Stop Using “Girl” to Refer to a Woman

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Hey girl

You’ve got this, girl

You go, girl

Girl power!

Girls weekend

This girl I work with

The use of the word girl when referring to an adult female is commonplace in our society. I know I’ve been guilty of it. When phrases are ingrained in a culture their use becomes second nature. We don’t think twice about it.  But what happens when we do think twice about it?

The more I’ve thought about the power of language and considered how using the word girl to refer to a woman has become a social norm, the angrier I’ve become by it. I went from questioning the use of these phrases and terms to making a pointed effort to not use them.

I’m sure there will be eye rolls at this post. Judgements made that I’m looking too far into things or being too sensitive or creating something where there is nothing.

But just stop and think about it for one minute. Why do grown women–and even men–refer to other grown women as girls?

Language carries consequences that run deeper than surface level expressions and phrases. While we may think we’re just exchanging a casual sentiment, we’re actually setting the tone and providing the foundation of how we perceive one another and how others perceive us.

“Language is the power, life and instrument of culture, the instrument of domination and liberation.” – Angela Carter

Replace any of these common “girl” phrases with “boy” and envision them being exchanged in everyday settings. Have you ever heard anyone say, “this boy from work” when referencing a male colleague? Or picture a group of men shouting excitedly for “boy power!” Or envision a man offering a serious sentiment of encouragement to a male friend by saying, “you’ve got this, boy“.

When the word boy is used in a serious manner to refer to a man it is condescending and disrespectful. So why do women, and men, routinely use the word girl to refer to a woman? Why do women not only accept this, but go as far to frame it in a positive light?

Even when used in an encouraging manner or in an attempt to express friendship, when women address other women as girls we undercut our identities and place ourselves in a subservient position of power.

One of the easiest steps women can take towards achieving equality and parity in our society can be accomplished through making conscious decisions in how we address one another, support one another, and lift one another up in our choices in language. We have the power to elevate each other in the words we use. We also have the power to speak out against words we won’t tolerate. The next time someone describes a female colleague as “this girl I work with” question them. Stop perpetuating the acceptance of “girl” as a descriptor for an adult female. Choose to elevate all women by referring to one another as the powerful and capable individuals we are.

 

Oh Shipt. How Grocery Delivery is Changing My Life.

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I’m never going back. Never again will I troll through aisle after aisle pushing a cart while visually scanning and comparing prices. My days of maneuvering between the 10-foot plastic car carts and people stopped in the middle of rows riffling through coupon books are over. At least for the foreseeable future.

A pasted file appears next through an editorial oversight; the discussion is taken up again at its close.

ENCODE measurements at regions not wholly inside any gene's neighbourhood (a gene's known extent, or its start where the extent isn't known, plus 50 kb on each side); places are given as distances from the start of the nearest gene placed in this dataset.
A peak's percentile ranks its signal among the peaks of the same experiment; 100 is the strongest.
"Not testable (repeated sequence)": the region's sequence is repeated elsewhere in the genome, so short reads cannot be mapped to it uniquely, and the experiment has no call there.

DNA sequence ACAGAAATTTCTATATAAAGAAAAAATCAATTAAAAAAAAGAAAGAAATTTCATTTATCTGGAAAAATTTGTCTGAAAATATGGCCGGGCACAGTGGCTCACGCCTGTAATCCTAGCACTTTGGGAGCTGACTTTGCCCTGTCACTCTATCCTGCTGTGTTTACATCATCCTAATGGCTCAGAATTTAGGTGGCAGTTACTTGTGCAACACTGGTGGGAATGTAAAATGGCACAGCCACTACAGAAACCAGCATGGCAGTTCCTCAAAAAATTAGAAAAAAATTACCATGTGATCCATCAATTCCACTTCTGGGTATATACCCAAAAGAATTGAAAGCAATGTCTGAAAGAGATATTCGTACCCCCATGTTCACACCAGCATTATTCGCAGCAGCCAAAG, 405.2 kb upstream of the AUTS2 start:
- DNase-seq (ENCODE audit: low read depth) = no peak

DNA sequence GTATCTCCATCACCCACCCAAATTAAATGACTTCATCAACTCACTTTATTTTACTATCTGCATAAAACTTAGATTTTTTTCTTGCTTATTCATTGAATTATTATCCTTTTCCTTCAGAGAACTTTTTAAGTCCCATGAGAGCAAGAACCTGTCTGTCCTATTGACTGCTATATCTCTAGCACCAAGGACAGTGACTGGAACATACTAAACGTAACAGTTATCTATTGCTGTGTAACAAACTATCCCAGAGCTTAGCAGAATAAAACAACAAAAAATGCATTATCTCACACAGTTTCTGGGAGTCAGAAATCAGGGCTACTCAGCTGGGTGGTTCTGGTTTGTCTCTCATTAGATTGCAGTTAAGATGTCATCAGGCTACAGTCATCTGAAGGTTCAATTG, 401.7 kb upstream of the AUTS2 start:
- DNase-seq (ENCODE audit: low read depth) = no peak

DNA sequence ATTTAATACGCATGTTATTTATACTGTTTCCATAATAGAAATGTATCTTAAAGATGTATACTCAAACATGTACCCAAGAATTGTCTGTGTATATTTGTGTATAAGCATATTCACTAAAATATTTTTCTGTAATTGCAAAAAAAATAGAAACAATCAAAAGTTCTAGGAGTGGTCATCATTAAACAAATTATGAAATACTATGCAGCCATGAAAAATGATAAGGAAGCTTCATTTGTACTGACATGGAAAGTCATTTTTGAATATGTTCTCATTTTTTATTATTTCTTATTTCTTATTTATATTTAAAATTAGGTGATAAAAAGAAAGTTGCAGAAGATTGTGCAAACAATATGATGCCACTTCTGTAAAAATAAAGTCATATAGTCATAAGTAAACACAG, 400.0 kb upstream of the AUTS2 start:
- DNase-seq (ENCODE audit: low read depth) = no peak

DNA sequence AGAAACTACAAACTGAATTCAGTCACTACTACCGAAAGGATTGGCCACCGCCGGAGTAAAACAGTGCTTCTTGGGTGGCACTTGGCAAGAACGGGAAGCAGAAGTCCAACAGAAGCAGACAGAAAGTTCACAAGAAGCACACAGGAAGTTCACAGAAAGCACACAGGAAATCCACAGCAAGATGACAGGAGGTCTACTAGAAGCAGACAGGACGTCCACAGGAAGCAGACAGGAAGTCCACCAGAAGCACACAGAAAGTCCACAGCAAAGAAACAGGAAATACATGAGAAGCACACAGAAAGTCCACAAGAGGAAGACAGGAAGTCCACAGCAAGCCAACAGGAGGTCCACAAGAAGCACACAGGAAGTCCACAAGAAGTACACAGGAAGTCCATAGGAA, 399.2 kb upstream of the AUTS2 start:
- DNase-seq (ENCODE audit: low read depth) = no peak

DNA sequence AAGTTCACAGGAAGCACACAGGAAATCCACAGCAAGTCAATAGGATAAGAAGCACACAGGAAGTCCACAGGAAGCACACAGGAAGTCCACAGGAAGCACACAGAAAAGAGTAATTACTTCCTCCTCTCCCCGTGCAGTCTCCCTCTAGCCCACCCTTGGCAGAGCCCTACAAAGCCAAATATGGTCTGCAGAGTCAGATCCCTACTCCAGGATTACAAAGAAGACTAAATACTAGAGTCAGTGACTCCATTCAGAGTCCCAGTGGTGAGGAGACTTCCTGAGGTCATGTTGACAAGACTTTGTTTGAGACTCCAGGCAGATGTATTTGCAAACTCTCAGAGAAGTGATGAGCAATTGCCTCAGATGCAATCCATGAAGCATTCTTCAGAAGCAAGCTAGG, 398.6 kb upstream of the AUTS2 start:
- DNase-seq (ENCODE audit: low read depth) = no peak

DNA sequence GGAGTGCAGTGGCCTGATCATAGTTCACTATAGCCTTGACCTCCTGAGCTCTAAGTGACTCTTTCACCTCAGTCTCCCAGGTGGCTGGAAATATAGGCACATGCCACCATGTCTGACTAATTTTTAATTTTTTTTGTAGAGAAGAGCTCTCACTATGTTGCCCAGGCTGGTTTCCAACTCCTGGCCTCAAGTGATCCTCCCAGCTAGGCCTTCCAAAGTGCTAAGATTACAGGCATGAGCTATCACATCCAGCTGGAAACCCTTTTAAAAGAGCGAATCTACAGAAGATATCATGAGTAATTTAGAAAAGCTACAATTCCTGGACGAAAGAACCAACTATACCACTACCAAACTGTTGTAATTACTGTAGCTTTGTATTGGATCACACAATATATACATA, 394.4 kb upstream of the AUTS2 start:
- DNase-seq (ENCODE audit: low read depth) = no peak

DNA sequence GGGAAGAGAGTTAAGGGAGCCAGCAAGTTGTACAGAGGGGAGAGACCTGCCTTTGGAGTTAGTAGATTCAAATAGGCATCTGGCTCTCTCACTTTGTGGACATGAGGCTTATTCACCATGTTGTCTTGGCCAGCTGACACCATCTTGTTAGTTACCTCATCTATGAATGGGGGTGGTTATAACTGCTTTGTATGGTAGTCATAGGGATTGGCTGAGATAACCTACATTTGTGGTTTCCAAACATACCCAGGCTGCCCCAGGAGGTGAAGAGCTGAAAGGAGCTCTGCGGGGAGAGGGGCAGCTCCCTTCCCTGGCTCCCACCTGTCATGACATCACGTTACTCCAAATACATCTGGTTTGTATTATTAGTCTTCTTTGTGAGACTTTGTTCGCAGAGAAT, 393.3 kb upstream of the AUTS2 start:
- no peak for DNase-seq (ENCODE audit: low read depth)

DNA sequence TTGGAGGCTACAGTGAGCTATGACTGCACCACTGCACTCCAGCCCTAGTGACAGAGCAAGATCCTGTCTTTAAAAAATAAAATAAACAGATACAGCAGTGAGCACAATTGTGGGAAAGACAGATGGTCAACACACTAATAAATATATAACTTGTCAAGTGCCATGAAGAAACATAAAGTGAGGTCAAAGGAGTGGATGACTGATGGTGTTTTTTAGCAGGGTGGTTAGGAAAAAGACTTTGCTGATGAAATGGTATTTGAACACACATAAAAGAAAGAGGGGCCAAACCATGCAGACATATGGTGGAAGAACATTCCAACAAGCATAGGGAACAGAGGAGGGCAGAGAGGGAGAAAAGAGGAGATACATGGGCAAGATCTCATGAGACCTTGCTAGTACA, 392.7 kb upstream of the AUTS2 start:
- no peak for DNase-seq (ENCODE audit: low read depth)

Between Levi and I both logging long hours, watching Garrett, and growing a new human, the 2 hours I spent every Saturday morning grocery shopping was a major bummer. From making the list, to driving to the store, to the actual act of shopping, to waiting in line at checkout, to putting all the groceries in the car, to driving home, to unloading all of the groceries from the car, to putting all the groceries away… it’s too much.

I know, I know. First world problems. But still.

There are options where I don’t have to do this. We can use those 2 hours every Saturday morning to spend time as a family, or I can get some more work done, or I can even take a nap for the growing human. Over the past five weeks I’ve tried 3 options that didn’t involve me stepping foot in the grocery store and felt the need to share.

  1. Send the husband. When I was towards the end of my first pregnancy Levi did the grocery shopping every week. He usually doesn’t get home until 5:30 or 6 p.m. so I typically make dinner most week nights. We’ve found it’s been easier if I make the grocery list for the week, that way I can meal plan around my schedule as well. Levi is great about going grocery shopping but (with his permission I’m sharing) he forgets things. Which usually requires a follow up trip later. Also, if he goes to the store we still lose out on time we could be spending together as a family.
  2. Kroger ClickList. Kroger Marketplace is where I’ve shopped every week for the past 2+ years. Digital coupons, fresh produce, 5 minutes from our house… what’s not to love? The Kroger closest to us still does not offer ClickList so I was excited when a new Kroger Marketplace about 15-20 minutes away started offering ClickList last month. So I thought I’d give it a try.
    • Downsides.
      • Limited pick-up windows. I placed my order at 8 a.m. on Sunday morning. We were going to church and I wanted to be able to pick the groceries up on the way home. The earliest available pick up window was from 1-2 p.m. Which meant we went to church, came home, and I still had to make a special trip back out for groceries.
      • Long trip time. I had to drive 15-20 minutes to the store, then I spent 15 minutes waiting in the ClickList parking lot / having the employees load my groceries (I was the only car in the ClickList pick up lanes so I’m not sure why it took so long), and then I had to drive 15-20 minutes home and still unload all the groceries from the car (Levi helped). The whole trip still an hour+… not a great time saver.